Developing a public information strategy to address the media on the budget impact of unfunded liability disclosure;
Monitoring collective bargaining agreements for their effect on retiree health obligations; and
Reviewing cost-containment measures, such as increasing deductibles.
Additional approaches also may be considered, including funding a dedicated retiree health trust through a general obligation bond issue or promoting Roth IRA accumulations to pay for retiree health. Local governments also might promote new funding mechanisms that allow individuals to gain tax advantages for retiree health care, such as Health Reimbursement Arrangements and Health Savings Accounts, which offer tax breaks to individuals with high deductibles who accumulate funds to pay for medical expenses. Additionally, Integral Part Trusts for tax-exempt organizations (including governments) allow tax-free contributions of compensation and leave to accumulate tax-deferred during working years and to be used tax-free for health care costs in retirement.
Cities and counties now have just a few years to prepare for the inevitable. Taking steps sooner rather than later may help keep their balance sheets from deteriorating.
Kathy Harm is director, retiree health, for the Washington, D.C.-based International City Management Association Retirement Corp.(ICMA-RC).
Local governments have several ways to comply with the new Governmental Accounting Standards Board policy for reporting current and past employee health care retirement costs including:
Change the health care plan to make it less expensive — increasing co-pays and deductibles, decreasing prescription coverage and making other program changes — which may result in moderate cost reductions.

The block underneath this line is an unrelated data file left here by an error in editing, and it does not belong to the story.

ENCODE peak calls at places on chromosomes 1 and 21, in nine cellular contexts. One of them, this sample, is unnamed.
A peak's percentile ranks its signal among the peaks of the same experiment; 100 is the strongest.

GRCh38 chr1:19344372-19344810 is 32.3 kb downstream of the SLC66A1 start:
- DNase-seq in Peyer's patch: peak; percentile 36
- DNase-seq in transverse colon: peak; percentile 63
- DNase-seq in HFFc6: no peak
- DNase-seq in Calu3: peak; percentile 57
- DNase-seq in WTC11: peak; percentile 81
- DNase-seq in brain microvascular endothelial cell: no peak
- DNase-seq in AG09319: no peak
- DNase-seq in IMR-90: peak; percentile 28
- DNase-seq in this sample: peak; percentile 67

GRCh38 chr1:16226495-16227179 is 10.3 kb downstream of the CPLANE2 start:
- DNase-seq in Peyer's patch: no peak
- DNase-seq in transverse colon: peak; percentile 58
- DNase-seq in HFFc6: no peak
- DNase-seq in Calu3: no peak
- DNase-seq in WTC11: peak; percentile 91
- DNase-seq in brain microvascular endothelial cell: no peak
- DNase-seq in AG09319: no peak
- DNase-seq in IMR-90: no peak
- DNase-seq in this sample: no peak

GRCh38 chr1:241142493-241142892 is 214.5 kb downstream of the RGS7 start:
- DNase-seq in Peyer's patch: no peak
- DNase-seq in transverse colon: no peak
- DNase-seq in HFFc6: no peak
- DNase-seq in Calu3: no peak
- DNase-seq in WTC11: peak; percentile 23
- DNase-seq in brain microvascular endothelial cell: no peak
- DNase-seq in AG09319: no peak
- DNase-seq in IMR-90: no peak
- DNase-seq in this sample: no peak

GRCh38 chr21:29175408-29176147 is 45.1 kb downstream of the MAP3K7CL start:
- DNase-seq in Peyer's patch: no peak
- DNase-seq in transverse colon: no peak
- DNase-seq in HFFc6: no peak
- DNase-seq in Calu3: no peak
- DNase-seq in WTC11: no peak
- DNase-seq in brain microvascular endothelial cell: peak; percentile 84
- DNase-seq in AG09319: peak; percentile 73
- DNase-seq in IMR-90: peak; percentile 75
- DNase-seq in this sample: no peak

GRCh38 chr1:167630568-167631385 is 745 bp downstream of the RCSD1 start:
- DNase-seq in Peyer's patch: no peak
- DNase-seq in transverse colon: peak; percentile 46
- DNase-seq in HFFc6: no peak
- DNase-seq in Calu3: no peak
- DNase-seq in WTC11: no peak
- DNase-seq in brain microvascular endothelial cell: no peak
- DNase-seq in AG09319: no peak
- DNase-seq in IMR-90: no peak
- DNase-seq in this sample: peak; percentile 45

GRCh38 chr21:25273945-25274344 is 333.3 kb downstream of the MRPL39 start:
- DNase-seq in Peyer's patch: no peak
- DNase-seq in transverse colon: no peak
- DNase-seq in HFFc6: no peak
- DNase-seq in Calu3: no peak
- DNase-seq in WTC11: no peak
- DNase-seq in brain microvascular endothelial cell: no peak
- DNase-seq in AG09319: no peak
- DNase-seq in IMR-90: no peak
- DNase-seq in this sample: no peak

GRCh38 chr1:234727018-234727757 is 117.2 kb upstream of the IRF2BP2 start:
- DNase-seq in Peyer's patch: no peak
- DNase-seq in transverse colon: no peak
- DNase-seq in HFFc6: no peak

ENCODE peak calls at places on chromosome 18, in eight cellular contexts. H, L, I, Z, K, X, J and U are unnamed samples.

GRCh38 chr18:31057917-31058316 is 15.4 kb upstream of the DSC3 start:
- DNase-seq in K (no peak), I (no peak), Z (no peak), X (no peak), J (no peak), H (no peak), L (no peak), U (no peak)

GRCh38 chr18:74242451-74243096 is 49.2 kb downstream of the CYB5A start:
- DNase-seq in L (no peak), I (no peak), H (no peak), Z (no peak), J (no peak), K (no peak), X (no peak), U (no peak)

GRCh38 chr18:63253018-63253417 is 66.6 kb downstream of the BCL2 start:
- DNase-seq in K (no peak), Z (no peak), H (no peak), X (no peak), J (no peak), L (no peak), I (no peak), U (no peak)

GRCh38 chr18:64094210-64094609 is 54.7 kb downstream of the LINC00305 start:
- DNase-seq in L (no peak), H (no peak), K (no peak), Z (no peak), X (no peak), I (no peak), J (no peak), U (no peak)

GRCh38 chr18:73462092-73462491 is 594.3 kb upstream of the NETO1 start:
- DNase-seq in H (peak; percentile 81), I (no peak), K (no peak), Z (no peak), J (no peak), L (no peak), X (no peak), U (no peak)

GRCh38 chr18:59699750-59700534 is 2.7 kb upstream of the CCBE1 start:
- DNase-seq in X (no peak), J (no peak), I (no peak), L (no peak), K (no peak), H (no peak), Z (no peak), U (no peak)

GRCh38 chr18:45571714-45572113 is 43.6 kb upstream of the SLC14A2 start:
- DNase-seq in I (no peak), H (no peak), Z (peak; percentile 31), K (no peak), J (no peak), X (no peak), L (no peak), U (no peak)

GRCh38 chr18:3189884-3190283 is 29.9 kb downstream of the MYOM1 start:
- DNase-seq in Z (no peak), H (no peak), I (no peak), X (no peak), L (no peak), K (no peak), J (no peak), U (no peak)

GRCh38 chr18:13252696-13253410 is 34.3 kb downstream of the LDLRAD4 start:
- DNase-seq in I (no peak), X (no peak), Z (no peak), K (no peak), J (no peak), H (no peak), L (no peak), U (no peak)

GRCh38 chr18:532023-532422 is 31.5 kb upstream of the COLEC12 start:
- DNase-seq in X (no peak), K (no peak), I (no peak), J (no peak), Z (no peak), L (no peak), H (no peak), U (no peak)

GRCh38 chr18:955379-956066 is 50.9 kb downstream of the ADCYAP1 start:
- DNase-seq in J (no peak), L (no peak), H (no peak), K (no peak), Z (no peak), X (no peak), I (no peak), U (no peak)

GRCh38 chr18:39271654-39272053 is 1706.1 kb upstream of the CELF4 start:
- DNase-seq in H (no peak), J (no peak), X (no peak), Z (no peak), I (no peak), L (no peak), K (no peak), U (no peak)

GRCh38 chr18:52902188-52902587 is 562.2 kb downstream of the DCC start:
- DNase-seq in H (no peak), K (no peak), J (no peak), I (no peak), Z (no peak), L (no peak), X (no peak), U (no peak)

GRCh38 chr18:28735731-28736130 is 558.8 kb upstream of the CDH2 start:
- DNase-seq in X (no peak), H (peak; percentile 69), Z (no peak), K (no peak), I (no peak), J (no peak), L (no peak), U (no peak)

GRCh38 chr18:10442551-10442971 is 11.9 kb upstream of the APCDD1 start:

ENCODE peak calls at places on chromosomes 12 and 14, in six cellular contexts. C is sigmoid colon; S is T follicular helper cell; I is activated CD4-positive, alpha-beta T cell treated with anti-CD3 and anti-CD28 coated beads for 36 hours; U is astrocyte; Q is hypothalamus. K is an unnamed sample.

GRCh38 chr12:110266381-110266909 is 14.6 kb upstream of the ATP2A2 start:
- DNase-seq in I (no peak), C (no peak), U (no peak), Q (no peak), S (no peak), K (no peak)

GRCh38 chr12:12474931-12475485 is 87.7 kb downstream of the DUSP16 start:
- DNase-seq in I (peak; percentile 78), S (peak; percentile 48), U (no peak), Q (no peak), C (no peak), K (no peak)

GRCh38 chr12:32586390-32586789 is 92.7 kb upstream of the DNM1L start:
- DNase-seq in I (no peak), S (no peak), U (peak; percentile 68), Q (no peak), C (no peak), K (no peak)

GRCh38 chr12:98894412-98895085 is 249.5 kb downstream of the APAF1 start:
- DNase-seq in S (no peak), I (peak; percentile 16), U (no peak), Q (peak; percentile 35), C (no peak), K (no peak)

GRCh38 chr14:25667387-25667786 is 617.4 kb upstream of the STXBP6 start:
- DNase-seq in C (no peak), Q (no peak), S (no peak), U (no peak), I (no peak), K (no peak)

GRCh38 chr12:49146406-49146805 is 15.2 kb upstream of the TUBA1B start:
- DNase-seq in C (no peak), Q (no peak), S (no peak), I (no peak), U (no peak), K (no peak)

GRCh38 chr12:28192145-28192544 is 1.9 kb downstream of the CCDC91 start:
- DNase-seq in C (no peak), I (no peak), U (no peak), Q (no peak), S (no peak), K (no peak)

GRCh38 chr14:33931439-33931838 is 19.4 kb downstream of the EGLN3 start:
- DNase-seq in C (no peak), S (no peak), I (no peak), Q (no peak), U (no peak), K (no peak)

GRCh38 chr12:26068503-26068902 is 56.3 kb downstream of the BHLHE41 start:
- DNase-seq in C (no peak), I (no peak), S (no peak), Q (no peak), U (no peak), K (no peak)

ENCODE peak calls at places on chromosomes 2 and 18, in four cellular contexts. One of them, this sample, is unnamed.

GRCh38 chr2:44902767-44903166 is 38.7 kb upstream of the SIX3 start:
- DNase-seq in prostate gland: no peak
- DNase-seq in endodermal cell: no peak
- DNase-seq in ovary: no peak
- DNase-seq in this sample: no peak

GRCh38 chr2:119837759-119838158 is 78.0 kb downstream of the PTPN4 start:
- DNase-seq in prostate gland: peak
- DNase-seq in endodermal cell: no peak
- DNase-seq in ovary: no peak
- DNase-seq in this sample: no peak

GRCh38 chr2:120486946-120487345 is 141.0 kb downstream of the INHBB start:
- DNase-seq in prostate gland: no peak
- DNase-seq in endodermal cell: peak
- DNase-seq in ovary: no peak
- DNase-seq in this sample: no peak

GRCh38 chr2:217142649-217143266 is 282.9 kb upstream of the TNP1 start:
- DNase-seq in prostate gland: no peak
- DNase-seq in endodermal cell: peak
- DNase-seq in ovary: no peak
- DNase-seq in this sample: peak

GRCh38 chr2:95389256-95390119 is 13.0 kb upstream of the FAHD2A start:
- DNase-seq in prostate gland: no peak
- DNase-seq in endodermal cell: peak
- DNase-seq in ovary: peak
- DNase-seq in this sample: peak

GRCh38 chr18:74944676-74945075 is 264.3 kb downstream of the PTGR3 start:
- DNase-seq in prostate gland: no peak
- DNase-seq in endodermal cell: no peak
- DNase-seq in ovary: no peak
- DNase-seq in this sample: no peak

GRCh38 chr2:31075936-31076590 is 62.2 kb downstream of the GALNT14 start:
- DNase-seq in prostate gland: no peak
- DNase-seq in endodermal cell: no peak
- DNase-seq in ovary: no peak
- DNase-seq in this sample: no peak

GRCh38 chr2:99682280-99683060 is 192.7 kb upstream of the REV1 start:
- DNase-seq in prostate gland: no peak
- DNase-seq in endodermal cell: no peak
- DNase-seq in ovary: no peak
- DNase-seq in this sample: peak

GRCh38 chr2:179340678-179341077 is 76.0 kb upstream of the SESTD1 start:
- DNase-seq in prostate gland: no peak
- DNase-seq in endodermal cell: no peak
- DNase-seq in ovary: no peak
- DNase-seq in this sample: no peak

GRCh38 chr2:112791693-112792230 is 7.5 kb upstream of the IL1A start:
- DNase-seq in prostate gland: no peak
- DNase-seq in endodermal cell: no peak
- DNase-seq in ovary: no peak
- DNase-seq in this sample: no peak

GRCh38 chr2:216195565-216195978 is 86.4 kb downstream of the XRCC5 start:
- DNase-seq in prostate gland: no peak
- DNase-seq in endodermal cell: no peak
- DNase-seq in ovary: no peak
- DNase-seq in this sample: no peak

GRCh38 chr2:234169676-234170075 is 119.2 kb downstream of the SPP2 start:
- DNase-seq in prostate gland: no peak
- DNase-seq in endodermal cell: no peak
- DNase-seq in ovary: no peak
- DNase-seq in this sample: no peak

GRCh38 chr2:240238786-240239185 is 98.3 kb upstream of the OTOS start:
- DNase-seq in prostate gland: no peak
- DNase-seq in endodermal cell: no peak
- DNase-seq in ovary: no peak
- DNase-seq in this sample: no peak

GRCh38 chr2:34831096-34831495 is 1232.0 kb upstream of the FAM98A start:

Move from the employer paying a percentage of the health care retirement cost to the employer paying a flat dollar amount with an inflation factor based on the consumer price index rather than medical inflation.
Decrease the employer portion of health care retirement costs. Maintaining employee retirement health benefits at the current level may not be possible. Collective bargaining on retirement health benefits will be contentious, but ultimately layoffs and other drastic budget cuts may be required if the costs to fund the program are not reduced.
Change/institute a vesting schedule for benefits. Employers may increase the years of service required for retiree benefits and create a schedule of the percentage of costs the employer will pay.
Provide employees with a vehicle to pay for their growing portion of costs. As their insurance premium and out-of-pocket costs grow, employees are increasingly interested in the opportunity to accumulate pre-tax assets to pay for health care expenses in retirement.
— Kathy Harm
Dates for implementing reporting requirement
|Local government gross revenue||Reporting will start|
|More than $100 million||First fiscal year beginning after June 15, 2006|
|$10 million to $100 million||First fiscal year beginning after June 15, 2007|
|Under $10 million||First fiscal year beginning after June 15, 2008|